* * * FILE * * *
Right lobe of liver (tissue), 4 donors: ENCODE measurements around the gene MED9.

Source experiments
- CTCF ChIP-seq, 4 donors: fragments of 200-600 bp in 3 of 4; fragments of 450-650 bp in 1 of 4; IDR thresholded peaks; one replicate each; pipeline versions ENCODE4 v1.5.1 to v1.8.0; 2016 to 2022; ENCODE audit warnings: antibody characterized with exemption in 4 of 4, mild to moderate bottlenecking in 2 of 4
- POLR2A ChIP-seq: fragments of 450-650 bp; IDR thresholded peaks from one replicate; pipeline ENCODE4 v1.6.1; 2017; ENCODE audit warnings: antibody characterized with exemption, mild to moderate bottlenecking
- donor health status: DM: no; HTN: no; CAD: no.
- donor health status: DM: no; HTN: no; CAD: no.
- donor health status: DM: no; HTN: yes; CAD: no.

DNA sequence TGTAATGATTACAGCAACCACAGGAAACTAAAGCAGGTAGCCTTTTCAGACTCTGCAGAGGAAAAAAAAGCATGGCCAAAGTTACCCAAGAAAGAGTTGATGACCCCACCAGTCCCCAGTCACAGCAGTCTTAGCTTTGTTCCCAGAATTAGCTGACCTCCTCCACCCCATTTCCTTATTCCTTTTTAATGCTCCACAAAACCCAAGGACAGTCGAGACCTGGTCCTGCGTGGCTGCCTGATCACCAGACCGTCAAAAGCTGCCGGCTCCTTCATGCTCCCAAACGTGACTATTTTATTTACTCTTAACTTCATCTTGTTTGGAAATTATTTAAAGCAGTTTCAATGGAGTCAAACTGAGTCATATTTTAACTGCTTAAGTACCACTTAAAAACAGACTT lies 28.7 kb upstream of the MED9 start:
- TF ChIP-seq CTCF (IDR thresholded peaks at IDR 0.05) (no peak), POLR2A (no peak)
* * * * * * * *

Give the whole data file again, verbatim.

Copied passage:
Right lobe of liver (tissue), 4 donors: ENCODE measurements around the gene MED9.

Source experiments
- CTCF ChIP-seq, 4 donors: fragments of 200-600 bp in 3 of 4; fragments of 450-650 bp in 1 of 4; IDR thresholded peaks; one replicate each; pipeline versions ENCODE4 v1.5.1 to v1.8.0; 2016 to 2022; ENCODE audit warnings: antibody characterized with exemption in 4 of 4, mild to moderate bottlenecking in 2 of 4
- POLR2A ChIP-seq: fragments of 450-650 bp; IDR thresholded peaks from one replicate; pipeline ENCODE4 v1.6.1; 2017; ENCODE audit warnings: antibody characterized with exemption, mild to moderate bottlenecking
- donor health status: DM: no; HTN: no; CAD: no.
- donor health status: DM: no; HTN: no; CAD: no.
- donor health status: DM: no; HTN: yes; CAD: no.

DNA sequence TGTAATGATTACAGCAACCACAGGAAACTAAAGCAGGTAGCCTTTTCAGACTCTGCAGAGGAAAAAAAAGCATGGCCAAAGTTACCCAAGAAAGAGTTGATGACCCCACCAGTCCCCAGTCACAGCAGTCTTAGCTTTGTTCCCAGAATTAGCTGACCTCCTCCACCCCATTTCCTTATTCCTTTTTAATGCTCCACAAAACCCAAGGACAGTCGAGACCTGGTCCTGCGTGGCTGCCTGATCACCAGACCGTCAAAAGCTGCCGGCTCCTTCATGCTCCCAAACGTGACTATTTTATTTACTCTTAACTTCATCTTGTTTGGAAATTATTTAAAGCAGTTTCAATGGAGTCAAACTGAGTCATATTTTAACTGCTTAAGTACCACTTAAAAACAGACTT lies 28.7 kb upstream of the MED9 start:
- TF ChIP-seq CTCF (IDR thresholded peaks at IDR 0.05) (no peak), POLR2A (no peak)